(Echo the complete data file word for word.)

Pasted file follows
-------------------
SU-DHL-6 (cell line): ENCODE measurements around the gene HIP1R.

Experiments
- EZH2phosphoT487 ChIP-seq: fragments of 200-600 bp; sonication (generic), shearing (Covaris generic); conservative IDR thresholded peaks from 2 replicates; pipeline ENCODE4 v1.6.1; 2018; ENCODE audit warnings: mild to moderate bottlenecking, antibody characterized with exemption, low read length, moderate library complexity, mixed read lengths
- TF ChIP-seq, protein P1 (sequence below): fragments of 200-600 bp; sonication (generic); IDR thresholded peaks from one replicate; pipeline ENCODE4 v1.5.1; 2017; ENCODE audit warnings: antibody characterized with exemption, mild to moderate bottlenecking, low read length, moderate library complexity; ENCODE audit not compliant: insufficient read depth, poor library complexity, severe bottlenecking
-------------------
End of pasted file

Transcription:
SU-DHL-6 (cell line): ENCODE measurements around the gene HIP1R.

Experiments
- EZH2phosphoT487 ChIP-seq: fragments of 200-600 bp; sonication (generic), shearing (Covaris generic); conservative IDR thresholded peaks from 2 replicates; pipeline ENCODE4 v1.6.1; 2018; ENCODE audit warnings: mild to moderate bottlenecking, antibody characterized with exemption, low read length, moderate library complexity, mixed read lengths
- TF ChIP-seq, protein P1 (sequence below): fragments of 200-600 bp; sonication (generic); IDR thresholded peaks from one replicate; pipeline ENCODE4 v1.5.1; 2017; ENCODE audit warnings: antibody characterized with exemption, mild to moderate bottlenecking, low read length, moderate library complexity; ENCODE audit not compliant: insufficient read depth, poor library complexity, severe bottlenecking